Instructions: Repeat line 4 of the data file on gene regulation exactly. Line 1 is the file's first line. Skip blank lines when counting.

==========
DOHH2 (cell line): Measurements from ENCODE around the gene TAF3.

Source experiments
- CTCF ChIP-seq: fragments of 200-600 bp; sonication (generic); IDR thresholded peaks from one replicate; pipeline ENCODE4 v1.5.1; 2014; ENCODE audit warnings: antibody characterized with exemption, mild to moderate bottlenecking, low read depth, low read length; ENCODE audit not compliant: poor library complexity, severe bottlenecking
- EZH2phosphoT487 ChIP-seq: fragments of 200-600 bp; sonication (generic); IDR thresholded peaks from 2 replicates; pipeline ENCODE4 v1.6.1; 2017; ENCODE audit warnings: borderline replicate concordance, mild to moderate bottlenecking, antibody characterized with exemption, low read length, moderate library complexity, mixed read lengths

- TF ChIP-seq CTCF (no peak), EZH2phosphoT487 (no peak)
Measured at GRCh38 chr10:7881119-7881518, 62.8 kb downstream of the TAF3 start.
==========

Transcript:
- EZH2phosphoT487 ChIP-seq: fragments of 200-600 bp; sonication (generic); IDR thresholded peaks from 2 replicates; pipeline ENCODE4 v1.6.1; 2017; ENCODE audit warnings: borderline replicate concordance, mild to moderate bottlenecking, antibody characterized with exemption, low read length, moderate library complexity, mixed read lengths